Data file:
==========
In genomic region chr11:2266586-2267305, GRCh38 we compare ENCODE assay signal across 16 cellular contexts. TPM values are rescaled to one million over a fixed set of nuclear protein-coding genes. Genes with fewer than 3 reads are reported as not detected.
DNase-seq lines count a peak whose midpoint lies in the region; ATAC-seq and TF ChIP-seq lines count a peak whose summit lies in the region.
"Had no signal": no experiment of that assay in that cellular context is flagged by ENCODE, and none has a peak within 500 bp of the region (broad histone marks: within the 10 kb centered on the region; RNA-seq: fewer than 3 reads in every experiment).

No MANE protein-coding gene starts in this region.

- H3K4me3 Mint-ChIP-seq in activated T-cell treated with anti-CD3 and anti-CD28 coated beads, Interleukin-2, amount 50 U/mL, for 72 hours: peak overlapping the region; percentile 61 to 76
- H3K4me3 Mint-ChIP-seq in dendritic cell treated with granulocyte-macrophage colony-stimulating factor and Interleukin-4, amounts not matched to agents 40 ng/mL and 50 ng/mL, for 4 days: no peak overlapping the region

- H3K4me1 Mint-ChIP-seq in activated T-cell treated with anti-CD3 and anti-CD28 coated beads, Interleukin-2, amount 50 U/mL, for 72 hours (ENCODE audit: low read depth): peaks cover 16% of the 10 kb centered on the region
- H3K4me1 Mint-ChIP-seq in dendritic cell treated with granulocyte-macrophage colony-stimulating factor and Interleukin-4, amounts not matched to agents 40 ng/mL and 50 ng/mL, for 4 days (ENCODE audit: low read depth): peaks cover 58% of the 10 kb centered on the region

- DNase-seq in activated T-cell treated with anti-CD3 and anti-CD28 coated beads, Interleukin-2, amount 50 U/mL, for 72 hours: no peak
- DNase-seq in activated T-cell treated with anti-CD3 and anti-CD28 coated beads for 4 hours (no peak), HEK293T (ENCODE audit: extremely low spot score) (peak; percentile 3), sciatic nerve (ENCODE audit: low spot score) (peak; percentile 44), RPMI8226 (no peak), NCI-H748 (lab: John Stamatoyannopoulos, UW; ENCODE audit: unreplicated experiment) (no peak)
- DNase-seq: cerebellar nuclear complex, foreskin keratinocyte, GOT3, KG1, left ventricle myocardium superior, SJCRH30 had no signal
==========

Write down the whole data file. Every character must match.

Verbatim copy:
In genomic region chr11:2266586-2267305, GRCh38 we compare ENCODE assay signal across 16 cellular contexts. TPM values are rescaled to one million over a fixed set of nuclear protein-coding genes. Genes with fewer than 3 reads are reported as not detected.
DNase-seq lines count a peak whose midpoint lies in the region; ATAC-seq and TF ChIP-seq lines count a peak whose summit lies in the region.
"Had no signal": no experiment of that assay in that cellular context is flagged by ENCODE, and none has a peak within 500 bp of the region (broad histone marks: within the 10 kb centered on the region; RNA-seq: fewer than 3 reads in every experiment).

No MANE protein-coding gene starts in this region.

- H3K4me3 Mint-ChIP-seq in activated T-cell treated with anti-CD3 and anti-CD28 coated beads, Interleukin-2, amount 50 U/mL, for 72 hours: peak overlapping the region; percentile 61 to 76
- H3K4me3 Mint-ChIP-seq in dendritic cell treated with granulocyte-macrophage colony-stimulating factor and Interleukin-4, amounts not matched to agents 40 ng/mL and 50 ng/mL, for 4 days: no peak overlapping the region

- H3K4me1 Mint-ChIP-seq in activated T-cell treated with anti-CD3 and anti-CD28 coated beads, Interleukin-2, amount 50 U/mL, for 72 hours (ENCODE audit: low read depth): peaks cover 16% of the 10 kb centered on the region
- H3K4me1 Mint-ChIP-seq in dendritic cell treated with granulocyte-macrophage colony-stimulating factor and Interleukin-4, amounts not matched to agents 40 ng/mL and 50 ng/mL, for 4 days (ENCODE audit: low read depth): peaks cover 58% of the 10 kb centered on the region

- DNase-seq in activated T-cell treated with anti-CD3 and anti-CD28 coated beads, Interleukin-2, amount 50 U/mL, for 72 hours: no peak
- DNase-seq in activated T-cell treated with anti-CD3 and anti-CD28 coated beads for 4 hours (no peak), HEK293T (ENCODE audit: extremely low spot score) (peak; percentile 3), sciatic nerve (ENCODE audit: low spot score) (peak; percentile 44), RPMI8226 (no peak), NCI-H748 (lab: John Stamatoyannopoulos, UW; ENCODE audit: unreplicated experiment) (no peak)
- DNase-seq: cerebellar nuclear complex, foreskin keratinocyte, GOT3, KG1, left ventricle myocardium superior, SJCRH30 had no signal